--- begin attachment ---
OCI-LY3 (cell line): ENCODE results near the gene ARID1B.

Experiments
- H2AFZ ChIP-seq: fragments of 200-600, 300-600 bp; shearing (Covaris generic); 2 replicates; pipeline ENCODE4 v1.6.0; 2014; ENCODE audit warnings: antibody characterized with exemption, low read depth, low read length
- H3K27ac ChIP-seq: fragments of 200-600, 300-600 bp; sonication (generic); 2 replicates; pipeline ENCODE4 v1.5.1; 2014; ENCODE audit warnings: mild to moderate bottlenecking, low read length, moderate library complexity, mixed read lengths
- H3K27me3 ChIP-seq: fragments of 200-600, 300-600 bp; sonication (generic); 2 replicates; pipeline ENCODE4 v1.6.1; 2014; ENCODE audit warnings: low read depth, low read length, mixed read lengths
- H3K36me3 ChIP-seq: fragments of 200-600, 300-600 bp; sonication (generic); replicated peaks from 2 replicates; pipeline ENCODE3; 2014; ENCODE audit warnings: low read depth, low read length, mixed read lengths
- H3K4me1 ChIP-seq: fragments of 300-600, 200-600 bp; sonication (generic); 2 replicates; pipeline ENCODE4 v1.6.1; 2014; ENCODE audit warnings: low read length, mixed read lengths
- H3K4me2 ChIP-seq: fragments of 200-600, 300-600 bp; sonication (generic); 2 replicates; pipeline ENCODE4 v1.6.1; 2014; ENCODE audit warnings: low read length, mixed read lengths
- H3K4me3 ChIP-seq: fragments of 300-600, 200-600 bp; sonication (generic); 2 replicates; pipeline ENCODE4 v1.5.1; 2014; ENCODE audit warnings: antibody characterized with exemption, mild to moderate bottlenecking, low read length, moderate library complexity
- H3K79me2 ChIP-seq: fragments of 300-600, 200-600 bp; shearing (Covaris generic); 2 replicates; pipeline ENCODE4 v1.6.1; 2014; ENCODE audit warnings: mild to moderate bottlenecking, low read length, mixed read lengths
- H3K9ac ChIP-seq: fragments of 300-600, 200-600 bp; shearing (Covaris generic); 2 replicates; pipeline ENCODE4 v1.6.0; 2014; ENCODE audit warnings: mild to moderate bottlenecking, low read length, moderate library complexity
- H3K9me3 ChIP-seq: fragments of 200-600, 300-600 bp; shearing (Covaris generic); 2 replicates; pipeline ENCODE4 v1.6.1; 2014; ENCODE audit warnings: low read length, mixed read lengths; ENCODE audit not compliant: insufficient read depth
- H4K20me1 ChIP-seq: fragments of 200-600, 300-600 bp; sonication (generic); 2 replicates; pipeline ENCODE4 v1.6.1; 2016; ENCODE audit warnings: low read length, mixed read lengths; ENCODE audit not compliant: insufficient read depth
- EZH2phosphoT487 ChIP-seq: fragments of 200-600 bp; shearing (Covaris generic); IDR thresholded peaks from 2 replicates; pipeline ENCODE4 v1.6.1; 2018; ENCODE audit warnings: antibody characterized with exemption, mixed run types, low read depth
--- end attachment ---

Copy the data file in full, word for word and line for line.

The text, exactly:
OCI-LY3 (cell line): ENCODE results near the gene ARID1B.

Experiments
- H2AFZ ChIP-seq: fragments of 200-600, 300-600 bp; shearing (Covaris generic); 2 replicates; pipeline ENCODE4 v1.6.0; 2014; ENCODE audit warnings: antibody characterized with exemption, low read depth, low read length
- H3K27ac ChIP-seq: fragments of 200-600, 300-600 bp; sonication (generic); 2 replicates; pipeline ENCODE4 v1.5.1; 2014; ENCODE audit warnings: mild to moderate bottlenecking, low read length, moderate library complexity, mixed read lengths
- H3K27me3 ChIP-seq: fragments of 200-600, 300-600 bp; sonication (generic); 2 replicates; pipeline ENCODE4 v1.6.1; 2014; ENCODE audit warnings: low read depth, low read length, mixed read lengths
- H3K36me3 ChIP-seq: fragments of 200-600, 300-600 bp; sonication (generic); replicated peaks from 2 replicates; pipeline ENCODE3; 2014; ENCODE audit warnings: low read depth, low read length, mixed read lengths
- H3K4me1 ChIP-seq: fragments of 300-600, 200-600 bp; sonication (generic); 2 replicates; pipeline ENCODE4 v1.6.1; 2014; ENCODE audit warnings: low read length, mixed read lengths
- H3K4me2 ChIP-seq: fragments of 200-600, 300-600 bp; sonication (generic); 2 replicates; pipeline ENCODE4 v1.6.1; 2014; ENCODE audit warnings: low read length, mixed read lengths
- H3K4me3 ChIP-seq: fragments of 300-600, 200-600 bp; sonication (generic); 2 replicates; pipeline ENCODE4 v1.5.1; 2014; ENCODE audit warnings: antibody characterized with exemption, mild to moderate bottlenecking, low read length, moderate library complexity
- H3K79me2 ChIP-seq: fragments of 300-600, 200-600 bp; shearing (Covaris generic); 2 replicates; pipeline ENCODE4 v1.6.1; 2014; ENCODE audit warnings: mild to moderate bottlenecking, low read length, mixed read lengths
- H3K9ac ChIP-seq: fragments of 300-600, 200-600 bp; shearing (Covaris generic); 2 replicates; pipeline ENCODE4 v1.6.0; 2014; ENCODE audit warnings: mild to moderate bottlenecking, low read length, moderate library complexity
- H3K9me3 ChIP-seq: fragments of 200-600, 300-600 bp; shearing (Covaris generic); 2 replicates; pipeline ENCODE4 v1.6.1; 2014; ENCODE audit warnings: low read length, mixed read lengths; ENCODE audit not compliant: insufficient read depth
- H4K20me1 ChIP-seq: fragments of 200-600, 300-600 bp; sonication (generic); 2 replicates; pipeline ENCODE4 v1.6.1; 2016; ENCODE audit warnings: low read length, mixed read lengths; ENCODE audit not compliant: insufficient read depth
- EZH2phosphoT487 ChIP-seq: fragments of 200-600 bp; shearing (Covaris generic); IDR thresholded peaks from 2 replicates; pipeline ENCODE4 v1.6.1; 2018; ENCODE audit warnings: antibody characterized with exemption, mixed run types, low read depth